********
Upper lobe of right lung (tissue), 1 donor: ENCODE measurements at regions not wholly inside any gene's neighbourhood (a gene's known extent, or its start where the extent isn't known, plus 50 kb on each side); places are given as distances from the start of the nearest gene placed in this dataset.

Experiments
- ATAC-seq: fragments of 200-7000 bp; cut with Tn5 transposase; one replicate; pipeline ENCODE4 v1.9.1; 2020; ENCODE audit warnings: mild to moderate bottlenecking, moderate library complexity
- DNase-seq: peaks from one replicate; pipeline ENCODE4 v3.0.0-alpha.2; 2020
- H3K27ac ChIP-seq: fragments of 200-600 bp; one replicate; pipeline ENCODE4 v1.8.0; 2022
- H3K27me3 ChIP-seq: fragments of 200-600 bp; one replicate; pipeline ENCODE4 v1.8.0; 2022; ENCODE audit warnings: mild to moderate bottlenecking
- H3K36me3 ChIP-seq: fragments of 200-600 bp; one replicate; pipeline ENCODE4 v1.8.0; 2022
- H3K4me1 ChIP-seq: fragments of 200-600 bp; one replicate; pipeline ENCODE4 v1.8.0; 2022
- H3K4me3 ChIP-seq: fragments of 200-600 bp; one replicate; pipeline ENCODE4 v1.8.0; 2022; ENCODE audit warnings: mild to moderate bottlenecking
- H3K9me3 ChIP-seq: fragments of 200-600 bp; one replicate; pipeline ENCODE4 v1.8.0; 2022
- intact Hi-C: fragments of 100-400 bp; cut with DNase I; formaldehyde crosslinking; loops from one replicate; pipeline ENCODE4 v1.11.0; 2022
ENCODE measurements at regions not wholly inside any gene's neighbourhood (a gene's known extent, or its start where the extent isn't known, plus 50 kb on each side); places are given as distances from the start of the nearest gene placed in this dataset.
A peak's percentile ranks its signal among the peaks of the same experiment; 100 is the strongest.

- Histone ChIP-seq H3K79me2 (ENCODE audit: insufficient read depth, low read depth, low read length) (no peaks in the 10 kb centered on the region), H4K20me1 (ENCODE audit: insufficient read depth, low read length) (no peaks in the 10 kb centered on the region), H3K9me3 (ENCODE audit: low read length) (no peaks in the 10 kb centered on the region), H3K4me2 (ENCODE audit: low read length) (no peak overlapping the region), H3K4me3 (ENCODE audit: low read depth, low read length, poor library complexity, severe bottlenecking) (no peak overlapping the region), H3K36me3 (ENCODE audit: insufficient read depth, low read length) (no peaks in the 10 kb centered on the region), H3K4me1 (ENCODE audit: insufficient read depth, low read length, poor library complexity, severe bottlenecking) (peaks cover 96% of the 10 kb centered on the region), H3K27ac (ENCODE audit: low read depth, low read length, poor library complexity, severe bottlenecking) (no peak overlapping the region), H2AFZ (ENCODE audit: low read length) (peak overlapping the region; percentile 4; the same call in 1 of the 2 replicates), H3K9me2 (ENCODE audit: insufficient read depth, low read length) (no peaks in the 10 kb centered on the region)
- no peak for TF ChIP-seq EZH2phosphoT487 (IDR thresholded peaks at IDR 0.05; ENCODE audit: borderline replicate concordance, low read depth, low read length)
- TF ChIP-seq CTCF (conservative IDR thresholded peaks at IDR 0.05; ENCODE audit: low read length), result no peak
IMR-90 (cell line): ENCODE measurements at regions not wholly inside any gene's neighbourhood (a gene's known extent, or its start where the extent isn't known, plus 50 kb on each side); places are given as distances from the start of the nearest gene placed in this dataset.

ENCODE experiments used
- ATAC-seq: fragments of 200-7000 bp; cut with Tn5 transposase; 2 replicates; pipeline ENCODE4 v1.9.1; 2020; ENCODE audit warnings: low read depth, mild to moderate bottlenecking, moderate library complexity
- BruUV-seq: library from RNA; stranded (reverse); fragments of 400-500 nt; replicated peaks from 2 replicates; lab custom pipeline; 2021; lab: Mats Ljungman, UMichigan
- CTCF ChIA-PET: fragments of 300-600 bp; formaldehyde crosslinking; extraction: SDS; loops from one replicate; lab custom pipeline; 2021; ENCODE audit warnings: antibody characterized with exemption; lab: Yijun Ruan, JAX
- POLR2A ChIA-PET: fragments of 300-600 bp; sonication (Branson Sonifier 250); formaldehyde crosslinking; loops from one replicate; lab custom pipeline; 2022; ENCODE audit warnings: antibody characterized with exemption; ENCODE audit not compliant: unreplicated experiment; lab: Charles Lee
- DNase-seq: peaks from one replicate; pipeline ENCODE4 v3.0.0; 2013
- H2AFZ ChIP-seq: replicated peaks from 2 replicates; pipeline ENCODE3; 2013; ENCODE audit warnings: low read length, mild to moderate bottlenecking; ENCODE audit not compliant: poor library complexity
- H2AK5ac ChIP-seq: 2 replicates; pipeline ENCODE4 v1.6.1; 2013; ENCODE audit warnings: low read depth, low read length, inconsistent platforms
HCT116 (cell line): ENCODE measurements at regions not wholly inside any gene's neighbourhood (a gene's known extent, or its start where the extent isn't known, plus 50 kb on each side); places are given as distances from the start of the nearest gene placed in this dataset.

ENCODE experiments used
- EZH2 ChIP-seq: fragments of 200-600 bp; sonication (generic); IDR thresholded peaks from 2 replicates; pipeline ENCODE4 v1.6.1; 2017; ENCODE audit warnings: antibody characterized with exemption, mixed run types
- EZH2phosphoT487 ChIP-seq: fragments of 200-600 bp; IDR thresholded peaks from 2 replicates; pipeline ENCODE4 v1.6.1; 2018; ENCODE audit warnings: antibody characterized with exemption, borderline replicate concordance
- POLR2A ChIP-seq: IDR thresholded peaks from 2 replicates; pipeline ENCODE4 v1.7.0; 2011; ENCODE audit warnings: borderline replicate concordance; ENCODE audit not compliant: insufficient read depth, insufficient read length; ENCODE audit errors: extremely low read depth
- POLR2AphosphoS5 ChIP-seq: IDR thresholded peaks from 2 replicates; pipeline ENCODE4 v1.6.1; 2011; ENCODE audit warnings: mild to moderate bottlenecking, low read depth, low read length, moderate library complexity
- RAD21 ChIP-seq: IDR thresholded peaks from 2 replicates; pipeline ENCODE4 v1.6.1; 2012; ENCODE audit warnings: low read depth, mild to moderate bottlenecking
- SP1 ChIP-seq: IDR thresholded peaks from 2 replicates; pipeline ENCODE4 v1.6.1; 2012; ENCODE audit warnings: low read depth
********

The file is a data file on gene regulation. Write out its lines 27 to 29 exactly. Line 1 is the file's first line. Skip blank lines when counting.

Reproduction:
ENCODE experiments used
- EZH2 ChIP-seq: fragments of 200-600 bp; sonication (generic); IDR thresholded peaks from 2 replicates; pipeline ENCODE4 v1.6.1; 2017; ENCODE audit warnings: antibody characterized with exemption, mixed run types
- EZH2phosphoT487 ChIP-seq: fragments of 200-600 bp; IDR thresholded peaks from 2 replicates; pipeline ENCODE4 v1.6.1; 2018; ENCODE audit warnings: antibody characterized with exemption, borderline replicate concordance